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Bundle branch block
Pulseless electrical activity
Atrioventricular nodal reentrant tachycardia (AVNRT)
Premature atrial contraction
Long QT syndrome and Torsade de pointes
Premature ventricular contraction
Rheumatic heart disease
Atrial septal defect
Coarctation of the aorta
Patent ductus arteriosus
Ventricular septal defect
Hypoplastic left heart syndrome
Tetralogy of Fallot
Total anomalous pulmonary venous return
Transposition of the great vessels
Pericarditis and pericardial effusion
Aortic valve disease
Mitral valve disease
Pulmonary valve disease
Tricuspid valve disease
Coronary steal syndrome
Polycystic kidney disease
Renal artery stenosis
Peripheral artery disease
Subclavian steal syndrome
Superior mesenteric artery syndrome
Human herpesvirus 8 (Kaposi sarcoma)
Chronic venous insufficiency
Deep vein thrombosis
Acyanotic congenital heart defects: Pathology review
Aortic dissections and aneurysms: Pathology review
Atherosclerosis and arteriosclerosis: Pathology review
Cardiac and vascular tumors: Pathology review
Cardiomyopathies: Pathology review
Coronary artery disease: Pathology review
Cyanotic congenital heart defects: Pathology review
Dyslipidemias: Pathology review
Endocarditis: Pathology review
Heart blocks: Pathology review
Heart failure: Pathology review
Hypertension: Pathology review
Pericardial disease: Pathology review
Peripheral artery disease: Pathology review
Shock: Pathology review
Supraventricular arrhythmias: Pathology review
Valvular heart disease: Pathology review
Vasculitis: Pathology review
Ventricular arrhythmias: Pathology review
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Explaining Tetralogy of Fallot (1 of 5)
Tetralogy of Fallot (TOF)
tetralogy of Fallot as cause p. 302
Tetralogy of Fallot p. 302
20q10 syndromes p. 304
cyanosis caused by p. 733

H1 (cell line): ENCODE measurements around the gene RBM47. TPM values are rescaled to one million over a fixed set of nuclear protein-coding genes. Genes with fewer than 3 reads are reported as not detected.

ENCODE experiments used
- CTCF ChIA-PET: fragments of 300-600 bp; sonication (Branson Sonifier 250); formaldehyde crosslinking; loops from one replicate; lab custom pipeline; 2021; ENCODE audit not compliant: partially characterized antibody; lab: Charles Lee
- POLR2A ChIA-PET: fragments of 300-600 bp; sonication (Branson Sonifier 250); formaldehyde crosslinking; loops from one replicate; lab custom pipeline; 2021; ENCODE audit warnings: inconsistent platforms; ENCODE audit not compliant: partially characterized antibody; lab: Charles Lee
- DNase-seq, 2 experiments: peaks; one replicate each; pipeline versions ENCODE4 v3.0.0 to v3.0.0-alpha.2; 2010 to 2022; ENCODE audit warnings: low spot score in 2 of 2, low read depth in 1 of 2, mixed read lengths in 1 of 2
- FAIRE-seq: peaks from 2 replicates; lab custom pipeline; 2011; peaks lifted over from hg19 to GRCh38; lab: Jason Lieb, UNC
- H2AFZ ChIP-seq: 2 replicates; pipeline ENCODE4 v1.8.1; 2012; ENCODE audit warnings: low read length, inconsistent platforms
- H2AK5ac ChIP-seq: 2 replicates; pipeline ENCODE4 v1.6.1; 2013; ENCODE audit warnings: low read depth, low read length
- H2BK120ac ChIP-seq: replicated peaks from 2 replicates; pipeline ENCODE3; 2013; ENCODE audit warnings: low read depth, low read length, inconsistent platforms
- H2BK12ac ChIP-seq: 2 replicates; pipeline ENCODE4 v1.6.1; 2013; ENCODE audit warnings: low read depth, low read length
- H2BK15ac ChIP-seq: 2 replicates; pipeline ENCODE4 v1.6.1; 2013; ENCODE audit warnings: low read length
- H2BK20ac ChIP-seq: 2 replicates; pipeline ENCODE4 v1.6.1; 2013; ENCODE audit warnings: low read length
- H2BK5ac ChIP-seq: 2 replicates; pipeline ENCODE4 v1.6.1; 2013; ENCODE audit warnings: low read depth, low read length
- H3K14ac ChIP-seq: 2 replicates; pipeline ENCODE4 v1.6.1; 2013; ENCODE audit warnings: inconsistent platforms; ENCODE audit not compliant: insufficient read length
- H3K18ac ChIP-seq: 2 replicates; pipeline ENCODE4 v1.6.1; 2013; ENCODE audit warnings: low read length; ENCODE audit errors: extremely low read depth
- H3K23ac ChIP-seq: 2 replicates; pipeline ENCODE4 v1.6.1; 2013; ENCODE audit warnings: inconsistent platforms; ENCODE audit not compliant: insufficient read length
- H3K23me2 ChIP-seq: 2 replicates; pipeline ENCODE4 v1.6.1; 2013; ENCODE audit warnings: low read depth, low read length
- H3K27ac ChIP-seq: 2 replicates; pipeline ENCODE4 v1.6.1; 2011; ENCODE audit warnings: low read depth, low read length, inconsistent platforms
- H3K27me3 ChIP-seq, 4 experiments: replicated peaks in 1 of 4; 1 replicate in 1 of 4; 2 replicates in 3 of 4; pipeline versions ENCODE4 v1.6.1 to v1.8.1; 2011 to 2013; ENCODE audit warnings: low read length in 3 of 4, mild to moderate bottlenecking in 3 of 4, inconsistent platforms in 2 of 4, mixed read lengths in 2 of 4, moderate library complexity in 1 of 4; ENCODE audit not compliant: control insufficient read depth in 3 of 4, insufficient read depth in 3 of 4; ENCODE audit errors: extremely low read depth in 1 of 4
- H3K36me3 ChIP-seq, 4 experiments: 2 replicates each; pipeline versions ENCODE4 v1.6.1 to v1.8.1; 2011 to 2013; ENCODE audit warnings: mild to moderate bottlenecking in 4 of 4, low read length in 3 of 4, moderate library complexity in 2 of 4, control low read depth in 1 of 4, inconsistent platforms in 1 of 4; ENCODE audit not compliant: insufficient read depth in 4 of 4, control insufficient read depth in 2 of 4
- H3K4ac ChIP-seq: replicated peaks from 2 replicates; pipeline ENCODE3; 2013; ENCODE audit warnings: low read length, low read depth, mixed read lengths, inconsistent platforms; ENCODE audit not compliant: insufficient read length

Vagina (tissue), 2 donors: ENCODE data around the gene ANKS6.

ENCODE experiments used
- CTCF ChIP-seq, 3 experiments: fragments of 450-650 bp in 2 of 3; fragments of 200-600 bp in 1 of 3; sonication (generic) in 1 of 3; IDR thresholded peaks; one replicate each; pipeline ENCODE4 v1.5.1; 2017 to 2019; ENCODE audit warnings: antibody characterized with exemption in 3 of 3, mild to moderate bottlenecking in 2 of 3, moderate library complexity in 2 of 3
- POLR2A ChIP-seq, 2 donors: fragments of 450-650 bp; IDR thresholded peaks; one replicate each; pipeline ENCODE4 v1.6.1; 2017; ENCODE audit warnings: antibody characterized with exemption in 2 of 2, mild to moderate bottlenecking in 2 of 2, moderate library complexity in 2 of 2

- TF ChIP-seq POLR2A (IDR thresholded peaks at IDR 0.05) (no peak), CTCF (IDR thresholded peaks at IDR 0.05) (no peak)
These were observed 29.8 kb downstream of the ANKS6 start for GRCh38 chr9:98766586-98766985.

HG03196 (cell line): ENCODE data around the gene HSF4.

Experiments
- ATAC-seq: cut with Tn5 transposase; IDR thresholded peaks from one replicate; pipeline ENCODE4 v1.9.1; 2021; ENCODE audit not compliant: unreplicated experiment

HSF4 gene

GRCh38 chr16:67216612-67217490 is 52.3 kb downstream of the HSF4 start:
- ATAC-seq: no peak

fetal alcohol syndrome p. 304
lab findings in p. 729
outflow tract formation p. 285
thymic aplasia p. 114
Tetralogy of Fallot or TOF is a congenital heart condition where patients have four heart abnormalities.
Okay so now let’s go through these four findings in TOF one-by-one. The first abnormality is stenosis, or narrowing of the right ventricular outflow tract into the pulmonary artery. And this could either be narrowing of the valve itself, or narrowing of the infundibulum, the area right below the valve. Either way, this makes it harder for deoxygenated blood to get to the pulmonary circulation.
In response—and this also happens to be the second feature—the myocardium of the right ventricle hypertrophies, or gets really thick, in order to contract harder and push blood past the stenosis.
This causes their heart to look “boot-shaped” on an x-ray.
The third feature is that patients have a large ventricular septal defect, this gap between the ventricles that allows shunting of blood between them.
Now, in a patient with an isolated ventricular septal defect (meaning those that don’t have TOF), oxygenated blood is shunted from the left side to the right side because the pressure on the left is higher than the pressure on the right. For patients with TOF, though, the right ventricular outflow obstruction might block the normal blood flow so much that the pressure in the right ventricle has to be really high to get past it. Well the high right-sided pressures means that the left side of the heart actually becomes the path of least resistance and deoxygenated blood shunts from the right side to the left side.
The fourth and final feature is that the aorta overrides the ventricular septal defect. This one is super variable, sometimes the aorta’s way over here sitting on top of the septal defect and sometimes it’s more on the left ventricular side. Either way, if deoxygenated blood is shunted from right-to-left, then it flows over to the left ventricle and immediately out to the body.
Tetralogy of Fallot, or TOF, is a congenital disorder characterized by four heart abnormalities. There is stenosis in the right ventricular outflow tract, right ventricular hypertrophy, ventricular septal defect, and aortic override of the septal defect. These four defects cause oxygen-poor blood to flow from the right ventricle into the aorta, rather than being pumped to the lungs, which results in cyanosis. TOF is diagnosed with patient examination and health ultrasound, and treatment involves cardiac surgical repair, usually in the first year of life.
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